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Best of Arlington: Dining Guide
In the mood for a juicy burger or a sublime lemon cupcake? Here’s where to go. By Ann Limpert
Comments () | Published September 1, 2009

Pizza Fix

Wood-oven-baked pies aren’t the only reason to pull up a chair at Clarendon’s Liberty Tavern—chef Liam LaCivita excels with delicate salads and rustic roasts—but the pizza is terrific. We head for the rounds dotted with fennel-scented sausage or done up with a Vermont-inspired mix of white cheddar and apples.

At the two locations of Lost Dog Café, you can go classic (salty pepperoni and onions) or creative (garlic butter and crabmeat). We also like the mess of veggies on the Rin Tin Tin and the not-too-sweet barbecue-chicken pie.

Larry Ponzi pays homage to two great styles of pizza at Crystal City’s Café Pizzaiolo, and both have their merits. The brittle-crusted Neapolitan pies are best suited for simple basil and mozzarella or a light scattering of mushrooms, while the New York–style rounds can handle a pileup of toppings.

It’s Italy all the way at Pupatella, a tomato-red food cart that pulls up by the Ballston Metro (between Stuart and Ninth sts.) on Thursday and Friday. Can excellent Neapolitan pizza come out of a tiny propane oven? One bite of the crisp Margherita turned us into believers.

Hefty Sandwiches

Your head says no, but your stomach says bring it. We’re talking about the house specialty at Earl’s (2605 Wilson Blvd.; 703-248-0150): a ciabatta roll brimming with roasted pork, sweet pickles, chipotle mayo, and . . . French fries. We were dubious, but it was delicious.

At Jackson’s Famous Roasting & Carving Co. (933 N. Quincy St.; 703-312-1073), the meatloaf sandwich slathered with Thousand Island dressing and cheddar is worth at least a week of field-greens penance.

Many a sub—from the double-ham Milano to a simple hard roll with Genoa salami and hot and sweet peppers—has a following at the Italian Store, and for good reason. The old-school sandwiches are generously layered with high-quality ingredients, and they’re cheap. Call in your order ahead of time to avoid a 45-minute wait.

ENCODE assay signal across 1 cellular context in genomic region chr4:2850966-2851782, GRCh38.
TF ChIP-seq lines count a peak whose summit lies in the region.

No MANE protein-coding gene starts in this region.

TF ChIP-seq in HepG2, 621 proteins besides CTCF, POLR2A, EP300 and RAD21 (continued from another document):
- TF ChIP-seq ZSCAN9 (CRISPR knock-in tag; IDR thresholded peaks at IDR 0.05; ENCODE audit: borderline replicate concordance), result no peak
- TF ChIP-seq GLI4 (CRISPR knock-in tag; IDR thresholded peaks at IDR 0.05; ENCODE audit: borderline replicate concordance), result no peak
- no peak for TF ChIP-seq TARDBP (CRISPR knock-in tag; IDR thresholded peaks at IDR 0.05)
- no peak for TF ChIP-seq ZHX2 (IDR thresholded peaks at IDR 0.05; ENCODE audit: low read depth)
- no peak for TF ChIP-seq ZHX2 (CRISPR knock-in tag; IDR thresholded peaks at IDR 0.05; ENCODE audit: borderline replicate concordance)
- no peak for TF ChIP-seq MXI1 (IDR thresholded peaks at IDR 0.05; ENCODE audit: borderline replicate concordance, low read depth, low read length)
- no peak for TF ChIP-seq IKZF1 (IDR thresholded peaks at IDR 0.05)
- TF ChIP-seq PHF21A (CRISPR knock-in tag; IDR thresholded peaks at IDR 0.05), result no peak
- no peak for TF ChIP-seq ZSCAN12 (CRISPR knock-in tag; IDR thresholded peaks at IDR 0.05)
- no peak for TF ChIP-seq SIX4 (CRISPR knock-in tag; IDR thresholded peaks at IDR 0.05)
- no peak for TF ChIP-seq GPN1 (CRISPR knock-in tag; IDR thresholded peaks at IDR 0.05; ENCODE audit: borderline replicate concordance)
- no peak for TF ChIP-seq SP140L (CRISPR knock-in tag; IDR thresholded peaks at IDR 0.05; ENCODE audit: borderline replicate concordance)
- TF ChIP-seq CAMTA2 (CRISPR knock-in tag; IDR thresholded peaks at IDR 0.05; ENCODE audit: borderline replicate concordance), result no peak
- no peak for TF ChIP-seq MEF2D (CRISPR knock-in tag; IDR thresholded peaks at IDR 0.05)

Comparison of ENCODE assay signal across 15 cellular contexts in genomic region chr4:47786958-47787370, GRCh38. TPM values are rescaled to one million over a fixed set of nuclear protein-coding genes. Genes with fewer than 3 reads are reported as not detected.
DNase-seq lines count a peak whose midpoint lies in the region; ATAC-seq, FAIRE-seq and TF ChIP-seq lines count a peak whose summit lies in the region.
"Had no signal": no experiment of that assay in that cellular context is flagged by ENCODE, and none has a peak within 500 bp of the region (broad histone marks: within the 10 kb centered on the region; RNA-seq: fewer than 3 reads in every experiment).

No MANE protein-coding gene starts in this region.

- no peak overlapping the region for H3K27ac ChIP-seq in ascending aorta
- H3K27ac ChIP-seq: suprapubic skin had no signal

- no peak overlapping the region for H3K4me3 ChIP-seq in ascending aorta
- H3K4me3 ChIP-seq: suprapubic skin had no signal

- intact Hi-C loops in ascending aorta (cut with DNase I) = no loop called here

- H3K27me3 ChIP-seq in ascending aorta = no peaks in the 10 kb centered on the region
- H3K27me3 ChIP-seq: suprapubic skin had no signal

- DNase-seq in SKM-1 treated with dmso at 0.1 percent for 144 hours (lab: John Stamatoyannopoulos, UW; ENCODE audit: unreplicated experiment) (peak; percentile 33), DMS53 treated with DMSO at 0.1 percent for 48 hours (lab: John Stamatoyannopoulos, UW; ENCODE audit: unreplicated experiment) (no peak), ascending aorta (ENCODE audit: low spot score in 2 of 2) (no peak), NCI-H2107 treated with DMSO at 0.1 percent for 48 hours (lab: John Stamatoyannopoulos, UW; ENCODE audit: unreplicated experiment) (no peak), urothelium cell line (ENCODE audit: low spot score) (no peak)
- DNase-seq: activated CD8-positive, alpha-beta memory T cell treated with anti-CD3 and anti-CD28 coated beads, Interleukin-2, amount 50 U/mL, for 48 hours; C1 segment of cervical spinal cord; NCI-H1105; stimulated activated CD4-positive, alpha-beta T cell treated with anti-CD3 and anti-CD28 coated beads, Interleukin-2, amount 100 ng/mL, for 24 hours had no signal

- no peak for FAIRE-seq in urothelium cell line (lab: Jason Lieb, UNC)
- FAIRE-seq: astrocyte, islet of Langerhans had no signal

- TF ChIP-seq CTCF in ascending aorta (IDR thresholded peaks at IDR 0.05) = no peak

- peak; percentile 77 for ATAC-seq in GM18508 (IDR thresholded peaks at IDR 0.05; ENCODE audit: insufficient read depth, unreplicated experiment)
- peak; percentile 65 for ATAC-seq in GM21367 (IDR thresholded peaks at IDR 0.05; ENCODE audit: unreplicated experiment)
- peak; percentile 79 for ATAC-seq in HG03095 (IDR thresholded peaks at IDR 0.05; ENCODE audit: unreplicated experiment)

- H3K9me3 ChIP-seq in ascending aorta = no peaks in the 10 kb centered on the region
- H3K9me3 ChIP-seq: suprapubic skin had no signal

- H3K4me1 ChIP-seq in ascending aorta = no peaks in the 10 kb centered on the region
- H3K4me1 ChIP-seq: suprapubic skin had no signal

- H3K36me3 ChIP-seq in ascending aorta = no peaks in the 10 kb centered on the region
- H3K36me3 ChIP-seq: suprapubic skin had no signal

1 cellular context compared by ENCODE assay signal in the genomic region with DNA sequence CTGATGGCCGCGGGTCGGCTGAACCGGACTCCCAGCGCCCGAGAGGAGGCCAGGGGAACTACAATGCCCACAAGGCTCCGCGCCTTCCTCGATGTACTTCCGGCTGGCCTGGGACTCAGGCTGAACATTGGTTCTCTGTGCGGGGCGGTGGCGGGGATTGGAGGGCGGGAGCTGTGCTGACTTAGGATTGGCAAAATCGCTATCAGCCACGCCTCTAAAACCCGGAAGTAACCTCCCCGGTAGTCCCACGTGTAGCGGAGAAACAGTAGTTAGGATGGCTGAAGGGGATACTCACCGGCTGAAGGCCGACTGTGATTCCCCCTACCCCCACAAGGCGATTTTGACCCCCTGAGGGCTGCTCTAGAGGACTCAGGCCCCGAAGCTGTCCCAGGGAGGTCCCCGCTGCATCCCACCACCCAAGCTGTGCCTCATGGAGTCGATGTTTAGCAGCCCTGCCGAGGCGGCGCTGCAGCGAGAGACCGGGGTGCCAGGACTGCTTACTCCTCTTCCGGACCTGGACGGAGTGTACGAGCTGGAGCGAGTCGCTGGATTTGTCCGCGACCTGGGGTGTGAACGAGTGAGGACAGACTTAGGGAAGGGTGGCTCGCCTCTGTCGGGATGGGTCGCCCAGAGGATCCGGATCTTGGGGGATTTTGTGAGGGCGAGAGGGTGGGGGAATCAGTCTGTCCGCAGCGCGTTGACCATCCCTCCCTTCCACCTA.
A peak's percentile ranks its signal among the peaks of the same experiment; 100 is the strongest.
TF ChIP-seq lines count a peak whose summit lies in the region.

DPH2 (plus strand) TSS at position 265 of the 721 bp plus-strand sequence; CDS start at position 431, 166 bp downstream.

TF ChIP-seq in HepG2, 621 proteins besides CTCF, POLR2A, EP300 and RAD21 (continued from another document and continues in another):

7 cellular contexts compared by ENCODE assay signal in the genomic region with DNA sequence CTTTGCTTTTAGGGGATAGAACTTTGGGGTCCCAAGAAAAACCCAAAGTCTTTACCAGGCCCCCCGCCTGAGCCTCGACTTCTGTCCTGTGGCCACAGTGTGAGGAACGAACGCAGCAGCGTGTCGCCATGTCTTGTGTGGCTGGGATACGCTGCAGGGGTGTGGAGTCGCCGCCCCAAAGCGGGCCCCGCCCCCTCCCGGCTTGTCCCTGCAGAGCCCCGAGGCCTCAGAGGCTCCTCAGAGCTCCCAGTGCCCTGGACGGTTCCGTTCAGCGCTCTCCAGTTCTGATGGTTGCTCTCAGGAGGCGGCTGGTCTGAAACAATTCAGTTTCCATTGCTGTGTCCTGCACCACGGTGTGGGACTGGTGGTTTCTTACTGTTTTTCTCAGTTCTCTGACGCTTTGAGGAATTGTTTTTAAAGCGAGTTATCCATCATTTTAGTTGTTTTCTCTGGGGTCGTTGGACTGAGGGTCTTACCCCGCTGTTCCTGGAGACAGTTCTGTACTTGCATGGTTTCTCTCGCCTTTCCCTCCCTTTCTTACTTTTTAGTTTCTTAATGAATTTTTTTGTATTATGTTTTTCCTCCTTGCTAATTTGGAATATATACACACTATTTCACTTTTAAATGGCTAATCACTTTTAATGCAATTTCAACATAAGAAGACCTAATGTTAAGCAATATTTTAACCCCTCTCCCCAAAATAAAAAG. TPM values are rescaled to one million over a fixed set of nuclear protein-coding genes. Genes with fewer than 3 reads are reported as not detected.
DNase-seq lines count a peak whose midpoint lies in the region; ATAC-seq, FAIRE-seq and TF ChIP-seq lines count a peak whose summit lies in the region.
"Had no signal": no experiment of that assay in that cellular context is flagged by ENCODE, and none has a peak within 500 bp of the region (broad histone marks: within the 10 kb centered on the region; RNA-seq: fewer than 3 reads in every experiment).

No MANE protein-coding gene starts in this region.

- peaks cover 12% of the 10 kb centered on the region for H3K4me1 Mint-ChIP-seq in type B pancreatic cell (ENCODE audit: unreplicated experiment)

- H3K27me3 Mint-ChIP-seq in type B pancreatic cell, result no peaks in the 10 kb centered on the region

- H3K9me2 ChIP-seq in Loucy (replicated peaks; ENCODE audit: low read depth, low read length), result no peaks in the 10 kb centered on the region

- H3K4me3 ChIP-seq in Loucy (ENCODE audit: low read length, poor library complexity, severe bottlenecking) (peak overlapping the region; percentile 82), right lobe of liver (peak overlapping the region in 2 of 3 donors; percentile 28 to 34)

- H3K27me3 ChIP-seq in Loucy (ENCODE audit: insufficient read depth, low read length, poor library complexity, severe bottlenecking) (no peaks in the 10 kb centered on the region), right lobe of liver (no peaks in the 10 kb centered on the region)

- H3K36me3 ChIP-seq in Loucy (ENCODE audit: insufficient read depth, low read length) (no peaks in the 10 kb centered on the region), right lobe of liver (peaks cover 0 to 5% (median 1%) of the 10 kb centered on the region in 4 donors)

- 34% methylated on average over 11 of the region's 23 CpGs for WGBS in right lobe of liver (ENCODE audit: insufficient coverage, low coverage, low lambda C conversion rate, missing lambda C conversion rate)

Spice Addicts

At the Delhi Club in Clarendon, the walls are the color of cayenne—a clue that the kitchen doesn’t hold back when it comes to spicing. Whether you go for tandoori-charred chicken wings, Bengali shrimp, or lamb rogan josh, your mouth will likely feel the burn.

The biggest drawback to many Thai restaurants is that dishes are often too sweet and tamely seasoned. Not at the darkly lit, sleekly appointed Bangkok 54. Chilis enliven a square of tofu, show up in the pleasantly fiery minced-chicken salad called larb gai, and cut the sweetness in a toss of fried, lacquered duck. It makes for some of the most assertive, brightly flavored Thai food in Washington.

Chefs to Watch

Barry Koslow landed near the top of our 100 Best Restaurants list when he headed the kitchen at Georgetown’s Mendocino Grille & Wine Bar. Earlier this year, he took up residence at another wine-focused dining room—Tallula in Arlington’s Lyon Park neighborhood. His creations so far—hamachi with green gazpacho, halibut in a saffron-clam sauce—prove that the neighborhood regulars and date-night couples scattered among the tables have much to look forward to.

Eventide might appear to be all about its dramatic decor: glittering black chandeliers, sapphire-blue velvet drapes, whimsical vintage mirrors. The rooftop dining area is pretty special, too. But some of chef Miles Vaden’s plates, such as linguine-like strands of summer squash and a lovely salmon over spring-pea ragoût, have grabbed our attention just the same.

A Little of Everything

The Crystal City spinoff of small-plates master José Andrés’s Jaleo is great for groups—tapas are meant to be passed and shared—but just as good for solo diners, who can sample three or four dishes at the bar. There’s lots to explore on the Spanish menu, but we keep coming back to the bacon-wrapped dates, marinated mussels, tomato-rubbed flatbread with Manchego, and jamón Ibérico.

It’s the same concept, different cuisine at the often-jammed EatBar, where you can graze on an eclectic array of dishes such as Old Bay–spiced shrimp, steak tartare, mini-burgers, and bruschetta. The bar serves nearly 70 wines by the glass.

In the mood for mezze? You’ll find nice Lebanese dips, salads, and kebabs at Me Jana in the Courthouse Neighborhood and at both locations of Lebanese Taverna (1101 S. Joyce St., 703-415-8681; 5900 Washington Blvd., 703-241-8681).

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Posted at 05:00 PM/ET, 09/01/2009 RSS | Print | Permalink | Washingtonian.com Articles